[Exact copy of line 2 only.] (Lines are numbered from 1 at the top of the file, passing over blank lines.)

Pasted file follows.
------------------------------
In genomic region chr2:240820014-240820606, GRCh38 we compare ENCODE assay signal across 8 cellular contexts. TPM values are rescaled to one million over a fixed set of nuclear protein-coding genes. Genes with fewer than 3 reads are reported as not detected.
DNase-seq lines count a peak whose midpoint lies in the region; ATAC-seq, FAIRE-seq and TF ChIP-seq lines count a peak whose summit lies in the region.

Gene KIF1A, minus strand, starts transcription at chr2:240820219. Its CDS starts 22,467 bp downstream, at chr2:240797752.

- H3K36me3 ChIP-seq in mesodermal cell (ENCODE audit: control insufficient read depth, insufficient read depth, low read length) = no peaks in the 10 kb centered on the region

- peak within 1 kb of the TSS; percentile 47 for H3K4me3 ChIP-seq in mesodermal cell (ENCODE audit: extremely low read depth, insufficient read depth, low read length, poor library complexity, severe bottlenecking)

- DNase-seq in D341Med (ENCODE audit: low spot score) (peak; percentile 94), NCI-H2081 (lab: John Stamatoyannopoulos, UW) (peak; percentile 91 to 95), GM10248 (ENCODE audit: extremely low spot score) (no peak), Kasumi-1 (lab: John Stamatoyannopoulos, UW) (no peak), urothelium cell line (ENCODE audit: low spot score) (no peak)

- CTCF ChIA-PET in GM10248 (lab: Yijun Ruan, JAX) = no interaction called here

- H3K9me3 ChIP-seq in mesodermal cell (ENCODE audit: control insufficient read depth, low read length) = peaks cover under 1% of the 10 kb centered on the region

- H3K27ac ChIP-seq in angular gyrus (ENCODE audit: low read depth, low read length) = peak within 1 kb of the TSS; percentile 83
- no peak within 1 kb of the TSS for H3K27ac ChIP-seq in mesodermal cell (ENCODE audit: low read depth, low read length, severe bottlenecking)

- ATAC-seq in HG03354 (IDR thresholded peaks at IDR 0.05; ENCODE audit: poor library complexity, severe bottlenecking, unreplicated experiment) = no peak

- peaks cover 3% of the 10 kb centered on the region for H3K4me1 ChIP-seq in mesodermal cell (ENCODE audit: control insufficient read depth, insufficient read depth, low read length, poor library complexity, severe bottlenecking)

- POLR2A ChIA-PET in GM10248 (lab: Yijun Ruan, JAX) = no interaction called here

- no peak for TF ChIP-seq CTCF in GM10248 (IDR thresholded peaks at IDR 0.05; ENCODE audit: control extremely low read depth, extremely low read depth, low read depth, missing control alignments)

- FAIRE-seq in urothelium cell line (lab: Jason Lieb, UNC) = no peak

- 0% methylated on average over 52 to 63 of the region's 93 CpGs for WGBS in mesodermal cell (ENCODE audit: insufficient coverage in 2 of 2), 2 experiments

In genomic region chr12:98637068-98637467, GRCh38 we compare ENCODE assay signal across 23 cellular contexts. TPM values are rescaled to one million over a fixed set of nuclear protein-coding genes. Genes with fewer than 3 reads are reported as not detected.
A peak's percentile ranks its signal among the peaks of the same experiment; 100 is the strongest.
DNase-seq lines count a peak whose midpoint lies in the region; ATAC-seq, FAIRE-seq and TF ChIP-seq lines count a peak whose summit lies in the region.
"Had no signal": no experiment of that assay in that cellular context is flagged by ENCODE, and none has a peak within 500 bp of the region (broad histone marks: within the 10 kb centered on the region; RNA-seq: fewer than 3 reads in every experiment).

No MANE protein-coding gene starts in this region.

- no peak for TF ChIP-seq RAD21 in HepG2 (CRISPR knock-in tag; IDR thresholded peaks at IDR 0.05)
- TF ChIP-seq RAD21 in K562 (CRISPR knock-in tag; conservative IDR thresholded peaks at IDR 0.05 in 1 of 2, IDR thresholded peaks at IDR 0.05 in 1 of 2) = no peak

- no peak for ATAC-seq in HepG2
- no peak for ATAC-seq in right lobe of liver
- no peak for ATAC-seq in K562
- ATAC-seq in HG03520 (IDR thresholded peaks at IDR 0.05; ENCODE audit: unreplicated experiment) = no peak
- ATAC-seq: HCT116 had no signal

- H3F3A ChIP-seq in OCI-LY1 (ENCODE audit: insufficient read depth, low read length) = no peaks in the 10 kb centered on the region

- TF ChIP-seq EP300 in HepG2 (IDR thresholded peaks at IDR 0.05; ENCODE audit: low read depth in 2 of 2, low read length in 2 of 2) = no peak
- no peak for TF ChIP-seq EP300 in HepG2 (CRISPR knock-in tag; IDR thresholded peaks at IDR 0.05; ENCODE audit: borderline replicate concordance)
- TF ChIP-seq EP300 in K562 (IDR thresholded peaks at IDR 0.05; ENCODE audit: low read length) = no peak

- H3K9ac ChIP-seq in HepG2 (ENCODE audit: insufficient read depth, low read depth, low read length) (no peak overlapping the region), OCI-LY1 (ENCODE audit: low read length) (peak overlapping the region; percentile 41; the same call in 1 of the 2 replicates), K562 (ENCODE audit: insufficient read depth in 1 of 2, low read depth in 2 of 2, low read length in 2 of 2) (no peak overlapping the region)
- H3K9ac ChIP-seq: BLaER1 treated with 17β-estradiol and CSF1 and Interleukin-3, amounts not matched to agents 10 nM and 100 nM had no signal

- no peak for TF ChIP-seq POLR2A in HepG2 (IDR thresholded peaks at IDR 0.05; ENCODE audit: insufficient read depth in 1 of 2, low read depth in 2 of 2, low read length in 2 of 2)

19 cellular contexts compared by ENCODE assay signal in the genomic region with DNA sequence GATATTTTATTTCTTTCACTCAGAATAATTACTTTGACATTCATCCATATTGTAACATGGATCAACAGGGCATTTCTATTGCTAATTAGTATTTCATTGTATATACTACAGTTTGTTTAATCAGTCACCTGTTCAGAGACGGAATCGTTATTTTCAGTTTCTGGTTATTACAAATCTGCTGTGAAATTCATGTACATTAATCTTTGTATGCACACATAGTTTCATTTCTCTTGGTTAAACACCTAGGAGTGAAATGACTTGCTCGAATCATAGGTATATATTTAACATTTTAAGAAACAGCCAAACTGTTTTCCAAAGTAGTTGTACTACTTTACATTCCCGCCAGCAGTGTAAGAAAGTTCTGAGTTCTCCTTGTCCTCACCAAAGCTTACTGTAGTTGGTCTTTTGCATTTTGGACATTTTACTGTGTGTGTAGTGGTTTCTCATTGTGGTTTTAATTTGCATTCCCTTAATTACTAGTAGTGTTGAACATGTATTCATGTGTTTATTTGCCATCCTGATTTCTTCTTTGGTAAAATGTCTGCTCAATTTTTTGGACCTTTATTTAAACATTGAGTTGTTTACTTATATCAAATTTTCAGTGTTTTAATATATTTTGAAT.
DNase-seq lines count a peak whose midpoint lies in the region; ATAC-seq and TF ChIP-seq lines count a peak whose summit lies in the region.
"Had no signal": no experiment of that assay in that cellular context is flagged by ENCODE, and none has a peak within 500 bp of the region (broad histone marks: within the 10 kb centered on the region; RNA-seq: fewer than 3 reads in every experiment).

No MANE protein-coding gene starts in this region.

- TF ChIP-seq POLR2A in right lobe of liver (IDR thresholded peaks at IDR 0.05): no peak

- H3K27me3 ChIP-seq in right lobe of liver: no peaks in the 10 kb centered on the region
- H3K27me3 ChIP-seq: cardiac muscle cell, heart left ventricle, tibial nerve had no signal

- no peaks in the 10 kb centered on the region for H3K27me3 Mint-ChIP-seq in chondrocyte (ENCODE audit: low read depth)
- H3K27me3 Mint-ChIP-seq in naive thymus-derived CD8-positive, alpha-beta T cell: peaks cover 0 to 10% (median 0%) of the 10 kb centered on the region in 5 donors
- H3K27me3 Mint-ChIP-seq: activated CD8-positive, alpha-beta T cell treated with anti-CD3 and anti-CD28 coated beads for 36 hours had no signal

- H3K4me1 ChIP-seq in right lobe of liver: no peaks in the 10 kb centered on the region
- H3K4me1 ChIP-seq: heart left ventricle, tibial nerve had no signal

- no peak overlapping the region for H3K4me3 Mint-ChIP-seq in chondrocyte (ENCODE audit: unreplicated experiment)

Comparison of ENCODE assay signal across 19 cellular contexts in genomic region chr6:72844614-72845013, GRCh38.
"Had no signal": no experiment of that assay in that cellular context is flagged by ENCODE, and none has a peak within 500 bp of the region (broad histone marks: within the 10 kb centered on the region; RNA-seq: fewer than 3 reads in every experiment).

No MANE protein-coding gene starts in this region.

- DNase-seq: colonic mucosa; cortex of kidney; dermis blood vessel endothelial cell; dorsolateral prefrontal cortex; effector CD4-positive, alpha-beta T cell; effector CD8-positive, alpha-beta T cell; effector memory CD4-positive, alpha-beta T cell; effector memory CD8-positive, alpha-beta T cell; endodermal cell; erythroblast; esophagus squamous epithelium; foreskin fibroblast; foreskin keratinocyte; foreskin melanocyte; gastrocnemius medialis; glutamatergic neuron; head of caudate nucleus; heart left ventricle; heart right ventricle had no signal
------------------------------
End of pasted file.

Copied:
DNase-seq lines count a peak whose midpoint lies in the region; ATAC-seq, FAIRE-seq and TF ChIP-seq lines count a peak whose summit lies in the region.